The World Health Organisation (WHO) said on Monday that Angola’s Marburg Fever outbreak was not over yet as the death toll from the disease climbed.
“We’ve seen new cases in new municipalities that don’t have obvious links to earlier cases of Marburg. We are very concerned about the situation,” WHO spokesperson Aphaluck Bhatiasevi told Reuters by phone from northern Uige province, the epicentre of the pandemic.
“We are trying to do as much tracing as possible. But some of the cases we have seen in the last 10 days don’t have a clear link to previous cases,” she said. “The outbreak is not over.”
The death toll in the worst-recorded pandemic from the rare haemorrhagic fever has risen over the past 10 days to 292 - out of the 336 known cases - from 277, officials said.
Overcoming cultural barriers remains the biggest obstacle in the battle to contain the Ebola-like disease, Deputy Health Minister Jose Van Dunem said.
“We’re working hard on social mobilisation in communities in Uige, trying to motivate a change of behaviour,” Van Dunem told Reuters.
“We have some cultural problems. People think if they don’t bathe the dead body then they are not properly putting them to rest,” he said in an interview.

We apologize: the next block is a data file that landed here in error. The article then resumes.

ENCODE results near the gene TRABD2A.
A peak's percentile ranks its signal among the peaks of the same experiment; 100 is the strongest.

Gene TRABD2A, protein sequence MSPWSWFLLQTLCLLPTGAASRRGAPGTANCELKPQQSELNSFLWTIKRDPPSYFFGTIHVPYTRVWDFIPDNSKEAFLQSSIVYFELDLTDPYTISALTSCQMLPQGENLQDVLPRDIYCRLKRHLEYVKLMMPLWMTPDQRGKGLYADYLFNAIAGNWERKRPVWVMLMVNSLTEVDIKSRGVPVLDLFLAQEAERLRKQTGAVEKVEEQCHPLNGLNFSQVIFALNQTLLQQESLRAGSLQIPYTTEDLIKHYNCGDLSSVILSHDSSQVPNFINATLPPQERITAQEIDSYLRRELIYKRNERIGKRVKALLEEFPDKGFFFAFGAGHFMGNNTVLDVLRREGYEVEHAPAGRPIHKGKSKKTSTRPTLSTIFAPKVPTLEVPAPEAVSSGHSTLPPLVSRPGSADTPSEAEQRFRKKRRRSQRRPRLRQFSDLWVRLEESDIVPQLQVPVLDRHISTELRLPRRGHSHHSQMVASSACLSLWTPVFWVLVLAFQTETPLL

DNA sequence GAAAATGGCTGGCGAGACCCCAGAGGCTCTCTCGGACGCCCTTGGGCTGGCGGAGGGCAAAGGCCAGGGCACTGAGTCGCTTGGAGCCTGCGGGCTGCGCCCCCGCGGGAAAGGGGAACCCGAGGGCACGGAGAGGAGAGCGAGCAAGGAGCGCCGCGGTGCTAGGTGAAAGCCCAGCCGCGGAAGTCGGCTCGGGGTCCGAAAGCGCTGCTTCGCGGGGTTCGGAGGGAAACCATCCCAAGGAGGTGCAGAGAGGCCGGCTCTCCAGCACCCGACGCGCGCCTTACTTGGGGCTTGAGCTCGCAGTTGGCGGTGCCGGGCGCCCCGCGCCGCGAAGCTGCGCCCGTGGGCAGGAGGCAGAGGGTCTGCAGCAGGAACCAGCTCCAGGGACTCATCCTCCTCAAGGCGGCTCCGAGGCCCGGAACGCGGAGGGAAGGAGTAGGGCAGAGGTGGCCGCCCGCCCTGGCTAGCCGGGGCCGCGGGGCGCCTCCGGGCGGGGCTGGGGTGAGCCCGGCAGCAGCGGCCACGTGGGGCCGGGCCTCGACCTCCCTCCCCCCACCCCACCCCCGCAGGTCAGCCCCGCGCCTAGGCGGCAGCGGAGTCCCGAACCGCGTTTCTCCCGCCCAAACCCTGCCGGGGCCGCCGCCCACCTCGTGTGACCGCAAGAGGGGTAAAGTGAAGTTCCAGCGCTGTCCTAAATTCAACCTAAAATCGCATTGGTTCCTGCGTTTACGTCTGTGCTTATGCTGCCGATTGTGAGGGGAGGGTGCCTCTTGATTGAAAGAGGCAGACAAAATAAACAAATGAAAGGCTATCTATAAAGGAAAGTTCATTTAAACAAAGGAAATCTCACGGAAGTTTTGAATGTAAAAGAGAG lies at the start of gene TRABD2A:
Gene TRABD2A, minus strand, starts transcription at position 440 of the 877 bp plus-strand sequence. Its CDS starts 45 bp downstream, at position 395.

The fever is spread by bodily fluids like blood, saliva, tears and sweat. There is no cure.
Experts say protection is essential when dealing with corpses. Bodily fluid secretions increase after death, meaning the corpses of Marburg victims are highly contagious.
Some six traditional healers were among the dead, Van Dunem said. But others had started changing their behaviour in order to protect themselves.
“We are reaching the people in the communities more than before. But it is very challenging because they have a strong culture,” he said.
Van Dunem said two Marburg patients currently being cared for in the isolation unit in Uige hospital could be among the few people known to have survived the disease.
“We’ve had the two cases there for a week and we’re hopeful they’re not going to die,” he said.
A total of 123 people died in a Marburg epidemic in the neighbouring Democratic Republic of Congo in 1998-2000.
Revision date: June 22, 2011
Last revised: by Andrew G. Epstein, M.D.